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PostPosted: Sun Oct 15, 2017 4:14 pm 
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Hogwarts Express rescues stranded family in Scotland
15 October 2017

LONDON (AP) -- As if by magic, the Hogwarts Express has come to the rescue of a stranded family in Scotland.

The train that took Harry Potter to school was played onscreen by the Jacobite steam train , which runs on a remote and scenic route through the Scottish Highlands. On Friday, it made an unscheduled stop to pick up a family of six that was stranded when a storm washed away their canoe.

Jon Cluett, his wife and four children between the ages of 6 and 12 were staying in a lakeside hut on Loch Eilt when they awoke to find their canoe was gone. Faced with walking several miles over boggy ground to get back to the family car, Cluett called police to see if any form of rescue was available. "The policeman said, 'We've arranged for the next train passing to stop for you, and you're not going to believe this but it's the Hogwarts Express steam train. Your kids are going to love it,'" Cluett said Sunday.

Cluett said his children, all Harry Potter fans, were "really excited" by the adventure. "They know the Harry Potter films and they know that are filmed in the Highlands," he said. "But they hadn't put all of that together in their heads until they saw the train."

Source: AP

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PostPosted: Sat Oct 28, 2017 11:06 am 
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British apple boom brings back hundreds of forgotten varieties
By John Vidal
21 October 2017

Britain is enjoying a remarkable apple boom, as hundreds of new community orchards revive lost varieties and contribute to a thriving heritage market.

According to Steve Oram, who is the apple diversity officer at the wildlife charity People’s Trust for Endangered Species: “We are adding new orchards to the register all the time. Some are in allotments, others in schools and even housing developments. After the postwar years of neglect and destruction, when 90% of the UK’s orchards were lost and supermarkets sold only a few varieties and imported 70 to 80% of their apples, it is very exciting.”

The Newquay community orchard in Cornwall was started in 2015 with a £66,000 crowdfunding appeal. More than 2,000 trees, including 120 local heritage varieties, have been planted on land donated by the Duchy of Cornwall. “It has been a huge success so far,” says operations manager Natalie Frost. “We have 300 volunteers and employ seven people – we haven’t even had a harvest yet. There’s a huge resurgence of people wanting to engage with nature. We find it is attracting schoolchildren, retirees, people from all parts of the community.”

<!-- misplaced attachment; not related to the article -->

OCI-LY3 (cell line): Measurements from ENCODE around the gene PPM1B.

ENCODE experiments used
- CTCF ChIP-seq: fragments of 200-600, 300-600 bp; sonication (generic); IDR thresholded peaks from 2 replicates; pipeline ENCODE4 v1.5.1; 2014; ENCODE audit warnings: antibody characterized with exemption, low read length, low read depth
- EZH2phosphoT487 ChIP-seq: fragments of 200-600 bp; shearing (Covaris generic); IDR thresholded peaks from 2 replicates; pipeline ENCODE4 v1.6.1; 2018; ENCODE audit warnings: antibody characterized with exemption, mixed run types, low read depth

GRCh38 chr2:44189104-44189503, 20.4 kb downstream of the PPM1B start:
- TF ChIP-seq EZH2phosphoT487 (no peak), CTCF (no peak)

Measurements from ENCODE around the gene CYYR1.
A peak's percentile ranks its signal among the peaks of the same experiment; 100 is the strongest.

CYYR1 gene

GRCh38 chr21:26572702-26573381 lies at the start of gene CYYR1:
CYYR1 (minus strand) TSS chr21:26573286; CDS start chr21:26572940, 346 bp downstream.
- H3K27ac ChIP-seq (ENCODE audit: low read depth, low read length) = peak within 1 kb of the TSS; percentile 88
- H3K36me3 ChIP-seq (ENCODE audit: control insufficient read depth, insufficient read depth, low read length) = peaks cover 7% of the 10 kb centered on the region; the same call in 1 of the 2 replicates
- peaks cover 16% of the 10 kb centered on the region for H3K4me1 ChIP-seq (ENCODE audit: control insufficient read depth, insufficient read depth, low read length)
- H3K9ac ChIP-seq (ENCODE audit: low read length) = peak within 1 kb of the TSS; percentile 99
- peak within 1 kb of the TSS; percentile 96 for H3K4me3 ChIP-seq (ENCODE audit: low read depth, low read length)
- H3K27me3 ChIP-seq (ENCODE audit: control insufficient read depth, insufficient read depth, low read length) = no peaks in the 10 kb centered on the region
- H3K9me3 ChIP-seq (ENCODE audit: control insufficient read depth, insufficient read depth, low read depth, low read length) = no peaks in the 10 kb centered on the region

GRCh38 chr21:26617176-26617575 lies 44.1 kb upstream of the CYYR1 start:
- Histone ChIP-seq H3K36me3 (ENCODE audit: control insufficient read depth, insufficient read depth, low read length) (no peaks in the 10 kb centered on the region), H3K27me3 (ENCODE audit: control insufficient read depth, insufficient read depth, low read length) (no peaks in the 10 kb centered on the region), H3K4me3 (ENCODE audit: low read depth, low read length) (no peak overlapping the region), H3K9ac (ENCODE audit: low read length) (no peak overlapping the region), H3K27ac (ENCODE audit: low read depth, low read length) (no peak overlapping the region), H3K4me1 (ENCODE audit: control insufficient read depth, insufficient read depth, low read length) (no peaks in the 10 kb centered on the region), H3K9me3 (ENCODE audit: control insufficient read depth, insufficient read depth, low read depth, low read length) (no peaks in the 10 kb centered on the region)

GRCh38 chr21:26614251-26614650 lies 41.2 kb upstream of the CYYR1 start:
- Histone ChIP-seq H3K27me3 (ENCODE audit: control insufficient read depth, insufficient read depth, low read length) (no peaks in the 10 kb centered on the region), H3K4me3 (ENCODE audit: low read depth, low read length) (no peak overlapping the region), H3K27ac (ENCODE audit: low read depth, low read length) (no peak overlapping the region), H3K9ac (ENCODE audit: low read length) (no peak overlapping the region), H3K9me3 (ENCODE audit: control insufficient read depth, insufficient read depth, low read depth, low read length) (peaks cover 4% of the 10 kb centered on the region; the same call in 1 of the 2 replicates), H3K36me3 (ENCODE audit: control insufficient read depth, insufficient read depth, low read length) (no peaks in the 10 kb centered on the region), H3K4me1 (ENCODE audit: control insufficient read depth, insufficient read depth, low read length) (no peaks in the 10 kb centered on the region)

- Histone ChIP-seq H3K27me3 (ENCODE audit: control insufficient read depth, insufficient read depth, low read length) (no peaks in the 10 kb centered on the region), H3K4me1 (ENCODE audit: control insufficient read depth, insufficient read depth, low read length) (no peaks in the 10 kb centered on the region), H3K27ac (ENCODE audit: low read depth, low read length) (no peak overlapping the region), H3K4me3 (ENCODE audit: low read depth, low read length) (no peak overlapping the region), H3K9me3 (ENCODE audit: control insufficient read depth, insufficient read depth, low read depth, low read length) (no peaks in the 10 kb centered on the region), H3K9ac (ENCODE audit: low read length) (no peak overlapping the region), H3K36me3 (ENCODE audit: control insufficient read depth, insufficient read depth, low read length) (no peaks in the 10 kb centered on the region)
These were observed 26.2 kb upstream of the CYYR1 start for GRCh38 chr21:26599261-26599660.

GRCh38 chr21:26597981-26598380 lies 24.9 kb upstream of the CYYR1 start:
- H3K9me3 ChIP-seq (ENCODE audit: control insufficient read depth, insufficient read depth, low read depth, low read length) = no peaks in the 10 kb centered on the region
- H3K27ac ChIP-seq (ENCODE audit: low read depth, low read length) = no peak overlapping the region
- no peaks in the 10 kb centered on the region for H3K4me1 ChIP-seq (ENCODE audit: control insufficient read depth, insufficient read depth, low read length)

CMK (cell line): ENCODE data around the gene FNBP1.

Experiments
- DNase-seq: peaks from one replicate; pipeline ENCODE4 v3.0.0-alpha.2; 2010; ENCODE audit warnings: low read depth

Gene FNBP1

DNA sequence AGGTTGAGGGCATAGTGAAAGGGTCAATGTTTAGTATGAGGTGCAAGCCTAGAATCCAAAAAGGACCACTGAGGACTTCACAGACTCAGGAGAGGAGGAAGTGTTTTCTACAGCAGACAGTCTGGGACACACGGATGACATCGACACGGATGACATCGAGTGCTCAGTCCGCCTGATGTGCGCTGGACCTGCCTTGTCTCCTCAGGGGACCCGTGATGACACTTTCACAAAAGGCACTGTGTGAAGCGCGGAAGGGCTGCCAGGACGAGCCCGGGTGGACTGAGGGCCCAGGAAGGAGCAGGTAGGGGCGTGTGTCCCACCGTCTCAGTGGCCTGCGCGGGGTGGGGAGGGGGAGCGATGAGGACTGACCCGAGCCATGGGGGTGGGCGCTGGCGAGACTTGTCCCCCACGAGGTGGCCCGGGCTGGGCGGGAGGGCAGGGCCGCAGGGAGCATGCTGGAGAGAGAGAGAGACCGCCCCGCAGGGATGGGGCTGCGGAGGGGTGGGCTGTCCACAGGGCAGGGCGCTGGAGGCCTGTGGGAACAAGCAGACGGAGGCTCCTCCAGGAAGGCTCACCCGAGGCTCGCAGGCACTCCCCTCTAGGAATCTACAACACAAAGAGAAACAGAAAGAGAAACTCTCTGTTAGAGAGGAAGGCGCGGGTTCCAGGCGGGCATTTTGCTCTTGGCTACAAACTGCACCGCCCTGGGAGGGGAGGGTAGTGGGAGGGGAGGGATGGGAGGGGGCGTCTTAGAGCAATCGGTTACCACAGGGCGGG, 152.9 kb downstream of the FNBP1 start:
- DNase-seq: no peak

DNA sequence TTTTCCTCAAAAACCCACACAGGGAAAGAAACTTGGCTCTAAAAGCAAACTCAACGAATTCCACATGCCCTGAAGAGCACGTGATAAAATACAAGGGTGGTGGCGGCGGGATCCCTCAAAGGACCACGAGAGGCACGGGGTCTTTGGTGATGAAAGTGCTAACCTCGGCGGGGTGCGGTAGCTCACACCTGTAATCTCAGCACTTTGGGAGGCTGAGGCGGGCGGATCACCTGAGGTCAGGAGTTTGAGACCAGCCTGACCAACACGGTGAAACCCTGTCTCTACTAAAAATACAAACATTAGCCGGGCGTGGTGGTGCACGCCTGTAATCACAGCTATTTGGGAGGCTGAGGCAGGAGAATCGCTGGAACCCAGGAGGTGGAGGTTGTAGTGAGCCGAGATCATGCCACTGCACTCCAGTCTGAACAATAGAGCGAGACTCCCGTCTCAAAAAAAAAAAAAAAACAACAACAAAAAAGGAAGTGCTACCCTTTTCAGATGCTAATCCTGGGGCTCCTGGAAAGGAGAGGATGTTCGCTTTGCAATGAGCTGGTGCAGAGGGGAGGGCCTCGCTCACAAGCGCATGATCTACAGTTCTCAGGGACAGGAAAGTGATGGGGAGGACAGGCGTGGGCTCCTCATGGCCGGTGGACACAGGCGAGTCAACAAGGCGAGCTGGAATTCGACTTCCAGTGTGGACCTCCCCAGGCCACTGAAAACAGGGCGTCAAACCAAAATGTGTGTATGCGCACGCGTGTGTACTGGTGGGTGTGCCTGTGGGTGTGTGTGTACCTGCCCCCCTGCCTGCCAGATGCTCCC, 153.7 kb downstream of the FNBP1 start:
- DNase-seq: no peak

Other community orchards are proving so popular they are being robbed of their harvest, possibly to supply the fast-growing “craft” cider market. “Two weeks ago … someone got on to one orchard site with a truck and cleared every tree of the pear apple variety,” says David Curry from Plymouth who works with more than 20 community orchards “They left the rest. The pear apple is a lovely juicy, sweet apple. They knew what they were doing.”

The big growers say community orchards have found a niche. “There is a great interest now in growing heritage varieties. We are seeing a lot of small community orchards being planted with 100-odd trees,” says James Simpson, chair of trade body English Apples and Pears and one of Britain’s biggest apple growers. “These are starting to generate fruit and are supplying the growing heritage apple markets.”

Tom Adams, a young orchardist from Weston Rhyn, near Oswestry, Shropshire, who works with the Marcher Apple network of apple enthusiasts, is one of a growing number of apple detectives who are helping to track down and revive varieties of the fruit which were thought to have been lost for good. He cites the case of bright yellow apples found on an old tree in a neglected orchard in south Shropshire. The single tree was an ecological and historical mystery: no one knew when it was planted and there was no mention of it in the national fruit collection of more than 2,200 apple varieties.

“It was probably 100 years old and the only one of its kind left. It was a lost variety. Its DNA was tested and it was shown to be unique,” said Adams. The tree is one of more than 60 “lost” varieties which have been found growing near the Welsh border. After several years of research it was last year identified as a Bringewood pippin, first bred in the early 19th century by horticulturalist Thomas Andrew Knight. All 60 varieties have now been saved.

The Marcher group is part of a burgeoning movement of growers and enthusiasts using old books and modern DNA testing to identify, propagate, and popularise Britain’s wealth of rare apples. Many, like Adams, who grows more than 50 varieties are also selling heritage trees. “They are finding, protecting and naming hundreds of apple varieties,” says Oram. “There are possibly thousands more varieties waiting to be discovered. Many were never recorded by the authorities or commercial growers but were grown by farmers, smallholders and households. We know of 924 varieties being grown which are not registered at Brogdale but there are probably hundreds more. About 300 are cider varieties.”

Some of those found have no names; others are being named after the person or place they were found or what they look like. New names added recently include Halfpenny Green B, Link Wonder, Nancy Crow and Burr Knot.